If there’s one thing that you should know about college, realize this:
Majors != Passions
For those of you who aren’t programmers, that means that college majors cannot and should not be categorized as passions.
Think about when you were in high school. The adults around us would tell us, “pick a major that interests you, you’ll be doing it your whole life after all”, as if it was the end-all-be-all choice of our lives. Can you remember staying up late on those nights doing research on what major looks the most fun, provides the most money, etc.?
With so many majors to choose from (my school has 100+), it probably made you want to pull your hair out. Maybe even procrastinate on making that decision until 11:59 PM on December 31, when the Common App was due. How could you decide what you wanted to do “for the rest of your life” at age 18?
You were just trying to get through your senior year of high school.
Maybe you’re in college now, and you still feel some unease with your major. It’s understandable. You’ve been told that this is important.
Here’s some relieving news:
Your college major really isn’t that important.
Outside of traditional job sectors (doctors, lawyers, or academia), your college major really doesn’t matter.
It’s a false pretense.
Your major gives you a certain flavor to your knowledge base, but it does not limit you to a certain set of jobs.
We need to stop inflating the importance of choosing a college major. How can we present a question like this the way we do to 18-year-olds and feel honest about what we’re saying? Why are we trying to create this idea that this decision is bigger than it is?
This ideology gives young people a false view on their outlooks on life and the future.
Your life isn’t about what role you played and that’s it. You need to be asking yourself the bigger questions of what matters to you.
So you’re a marketing major. What’s product did you advertise and how did it help people?
So you’re a business student. How do you want your company to benefit your customers and society?
So you’re a programmer. What problems of mankind does your app solve?
It’s not about what role you did. It’s about your cause.
So here’s my guide to finding your cause and matching that up with your major.
How to Choose Your Major:
1. Identify five potential industries or companies that you would like to work for.
You may be limited on your idea of what an industry is.
Anything that you buy products in is an industry.
If you like Nike or the NFL, you could work in advertising or manufacturing. If you like anime (please no One Punch Man), you could work in marketing or production. If you like to climb mountains, you could blog or make videos about the gear you use to help promote a lifestyle.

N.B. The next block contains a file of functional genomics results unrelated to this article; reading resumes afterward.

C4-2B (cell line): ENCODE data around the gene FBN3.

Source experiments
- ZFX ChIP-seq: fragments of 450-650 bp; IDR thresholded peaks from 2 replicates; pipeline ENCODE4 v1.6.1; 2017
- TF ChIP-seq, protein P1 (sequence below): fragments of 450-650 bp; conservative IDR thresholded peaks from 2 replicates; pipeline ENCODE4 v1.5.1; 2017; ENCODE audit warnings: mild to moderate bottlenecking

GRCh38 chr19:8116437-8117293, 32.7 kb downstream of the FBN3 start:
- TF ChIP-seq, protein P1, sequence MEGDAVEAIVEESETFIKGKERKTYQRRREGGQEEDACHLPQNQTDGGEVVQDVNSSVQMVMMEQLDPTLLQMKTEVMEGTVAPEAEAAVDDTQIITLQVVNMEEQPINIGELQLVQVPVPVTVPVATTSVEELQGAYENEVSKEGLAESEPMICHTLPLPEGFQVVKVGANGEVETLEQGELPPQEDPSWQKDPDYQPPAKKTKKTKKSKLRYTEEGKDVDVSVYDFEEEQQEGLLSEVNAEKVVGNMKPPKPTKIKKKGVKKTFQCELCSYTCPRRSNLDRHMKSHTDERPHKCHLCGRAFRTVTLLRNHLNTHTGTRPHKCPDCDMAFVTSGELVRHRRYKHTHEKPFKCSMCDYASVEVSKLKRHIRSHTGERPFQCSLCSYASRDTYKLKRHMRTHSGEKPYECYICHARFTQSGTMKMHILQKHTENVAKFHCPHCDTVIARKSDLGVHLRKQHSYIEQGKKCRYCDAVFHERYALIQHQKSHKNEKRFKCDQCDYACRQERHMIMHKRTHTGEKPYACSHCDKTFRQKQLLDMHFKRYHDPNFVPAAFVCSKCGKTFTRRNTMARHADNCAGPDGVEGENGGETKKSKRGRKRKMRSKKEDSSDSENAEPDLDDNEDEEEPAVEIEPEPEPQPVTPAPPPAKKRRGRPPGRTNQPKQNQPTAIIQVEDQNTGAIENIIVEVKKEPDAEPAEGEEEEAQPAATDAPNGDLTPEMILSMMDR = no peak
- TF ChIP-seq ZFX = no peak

Imagine different ways that you can help out a company or contribute towards the overall growth of an industry.
2. Pick a major that you’re naturally curious about.
It’s hard to find something that you love. Might as well pick something that you don’t hate. Even if you don’t plan to do it for the rest of your life, if you’ve picked a major that you are naturally curious about, you’ll be able to have the motivation to explore something new for the four years you’re in college.
College (and life for that matter) is about finding your flavor of “shit sandwich”.
Everything involves sacrifice. Everything includes some sort of cost. Nothing is pleasurable or uplifting all of the time. So the question becomes: what struggle or sacrifice are you willing to tolerate? Ultimately, what determines our ability to stick with something we care about is our ability to handle the rough patches and ride out the inevitable rotten days. -Mark Manson
Your college major is a tool that you spend four years sharpening. Just one extra layer that adds to your unique perspective. That perspective will bring your creativity and uniqueness into any industry you want to enter.
Pick a major that lets you express yourself without hating yourself.
3. Think of ways to apply your major to where you really want to work.
Who do you know who is passionate about programming in C++? Like just loves the language, plain and simple?
Not a lot of people, I can bet.
What they’re more passionate about is what they can do with their programming skills. Is it their desire to further access to education like Sal Khan of Khan Academy? Is it their goal to provide travelers personal and affordable housing like Airbnb? What about providing affordable and efficient transportation and jobs like Uber?
Learning computer programming did not mean these people were “programmers” for the rest of their lives. What programming did was give them the method to further a mission that they thought was important. The same methodology applies for all other majors.
A better question to ask instead of “what’s your major” is this:
What’s your mission?
And how can you further that mission using the knowledge and connections you’ll gain in college?
There’s a reason people choose computer programming as a major in college; it’s in demand, and it’s extremely valuable in its flexibility to apply to virtually any industry in the world.
So how can you use an understanding of developmental psychology to contribute to the music industry? How can you incorporate your knowledge of marketing and public relations to get more resources to third-world countries? How can you use philosophy to help people make better decisions about their nutrition and fitness?
The New Definition of Passion
I want you to think of your college major as simply a medium, a method, to contributing towards a cause you believe in. This is where true passion lies. Passion is where you spend most of your time doing. Passion is in what topics you read blogs, watch videos, and talk about.
Put simply, your college major is your hammer.
And passion rarely lies in the hammer.
Passion lies in what you build.